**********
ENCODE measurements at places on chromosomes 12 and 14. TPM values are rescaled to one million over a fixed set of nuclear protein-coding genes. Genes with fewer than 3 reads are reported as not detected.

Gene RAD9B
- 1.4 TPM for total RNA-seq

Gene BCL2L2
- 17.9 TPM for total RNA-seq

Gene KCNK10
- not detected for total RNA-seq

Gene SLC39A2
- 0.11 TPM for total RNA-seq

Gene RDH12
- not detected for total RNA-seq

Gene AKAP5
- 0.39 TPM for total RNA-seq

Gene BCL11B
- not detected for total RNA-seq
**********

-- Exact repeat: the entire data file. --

ENCODE measurements at places on chromosomes 12 and 14. TPM values are rescaled to one million over a fixed set of nuclear protein-coding genes. Genes with fewer than 3 reads are reported as not detected.

Gene RAD9B
- 1.4 TPM for total RNA-seq

Gene BCL2L2
- 17.9 TPM for total RNA-seq

Gene KCNK10
- not detected for total RNA-seq

Gene SLC39A2
- 0.11 TPM for total RNA-seq

Gene RDH12
- not detected for total RNA-seq

Gene AKAP5
- 0.39 TPM for total RNA-seq

Gene BCL11B
- not detected for total RNA-seq